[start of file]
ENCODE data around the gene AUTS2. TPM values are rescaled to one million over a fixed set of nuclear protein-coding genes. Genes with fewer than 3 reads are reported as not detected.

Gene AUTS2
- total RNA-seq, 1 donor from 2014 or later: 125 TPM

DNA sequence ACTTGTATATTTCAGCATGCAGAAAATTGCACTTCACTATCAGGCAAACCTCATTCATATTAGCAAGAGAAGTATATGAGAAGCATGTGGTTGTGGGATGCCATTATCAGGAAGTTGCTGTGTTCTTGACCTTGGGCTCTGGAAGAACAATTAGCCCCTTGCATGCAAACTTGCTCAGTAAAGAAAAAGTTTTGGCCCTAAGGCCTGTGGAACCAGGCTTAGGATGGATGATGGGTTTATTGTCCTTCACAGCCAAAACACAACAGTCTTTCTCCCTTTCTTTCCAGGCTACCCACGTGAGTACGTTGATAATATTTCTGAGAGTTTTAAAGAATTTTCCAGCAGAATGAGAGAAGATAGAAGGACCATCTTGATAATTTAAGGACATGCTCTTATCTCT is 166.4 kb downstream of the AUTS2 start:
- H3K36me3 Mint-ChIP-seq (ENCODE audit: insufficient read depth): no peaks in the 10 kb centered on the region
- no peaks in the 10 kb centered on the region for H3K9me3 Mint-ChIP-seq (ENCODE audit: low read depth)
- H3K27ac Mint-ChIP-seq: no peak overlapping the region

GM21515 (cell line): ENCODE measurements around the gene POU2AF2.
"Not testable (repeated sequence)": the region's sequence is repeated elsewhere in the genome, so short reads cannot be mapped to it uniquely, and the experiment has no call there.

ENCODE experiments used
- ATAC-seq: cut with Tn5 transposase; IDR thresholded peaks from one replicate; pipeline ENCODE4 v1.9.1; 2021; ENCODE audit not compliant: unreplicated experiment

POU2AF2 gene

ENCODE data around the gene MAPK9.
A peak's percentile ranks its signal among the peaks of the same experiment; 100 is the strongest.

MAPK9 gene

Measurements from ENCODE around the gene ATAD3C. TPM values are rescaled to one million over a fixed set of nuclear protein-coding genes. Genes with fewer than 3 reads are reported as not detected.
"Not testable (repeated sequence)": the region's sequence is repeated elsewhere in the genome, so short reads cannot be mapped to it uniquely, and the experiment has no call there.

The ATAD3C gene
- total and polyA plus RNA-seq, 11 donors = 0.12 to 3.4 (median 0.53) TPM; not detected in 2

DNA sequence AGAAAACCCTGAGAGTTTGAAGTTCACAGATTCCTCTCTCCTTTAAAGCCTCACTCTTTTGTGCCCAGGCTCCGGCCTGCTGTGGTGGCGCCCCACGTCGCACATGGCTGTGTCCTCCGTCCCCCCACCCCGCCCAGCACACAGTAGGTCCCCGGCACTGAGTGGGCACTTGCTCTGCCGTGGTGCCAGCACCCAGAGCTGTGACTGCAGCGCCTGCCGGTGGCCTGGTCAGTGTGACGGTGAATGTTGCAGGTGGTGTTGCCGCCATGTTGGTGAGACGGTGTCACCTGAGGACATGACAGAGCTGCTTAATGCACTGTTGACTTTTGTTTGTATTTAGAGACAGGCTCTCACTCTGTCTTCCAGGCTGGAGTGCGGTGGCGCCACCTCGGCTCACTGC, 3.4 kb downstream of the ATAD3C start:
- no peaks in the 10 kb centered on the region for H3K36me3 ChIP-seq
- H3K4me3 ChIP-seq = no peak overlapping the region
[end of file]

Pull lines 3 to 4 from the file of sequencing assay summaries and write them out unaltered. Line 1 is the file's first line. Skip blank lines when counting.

- total RNA-seq, 1 donor from 2014 or later: 125 TPM

DNA sequence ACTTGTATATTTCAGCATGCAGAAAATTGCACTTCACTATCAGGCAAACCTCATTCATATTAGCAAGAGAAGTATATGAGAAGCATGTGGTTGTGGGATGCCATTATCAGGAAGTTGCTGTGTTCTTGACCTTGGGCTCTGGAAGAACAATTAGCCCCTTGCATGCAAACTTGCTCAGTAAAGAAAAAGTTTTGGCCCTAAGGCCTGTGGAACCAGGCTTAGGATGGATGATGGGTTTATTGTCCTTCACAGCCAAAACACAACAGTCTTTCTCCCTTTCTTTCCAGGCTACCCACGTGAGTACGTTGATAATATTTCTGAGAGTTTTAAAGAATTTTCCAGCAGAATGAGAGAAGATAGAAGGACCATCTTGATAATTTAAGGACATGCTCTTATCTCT is 166.4 kb downstream of the AUTS2 start: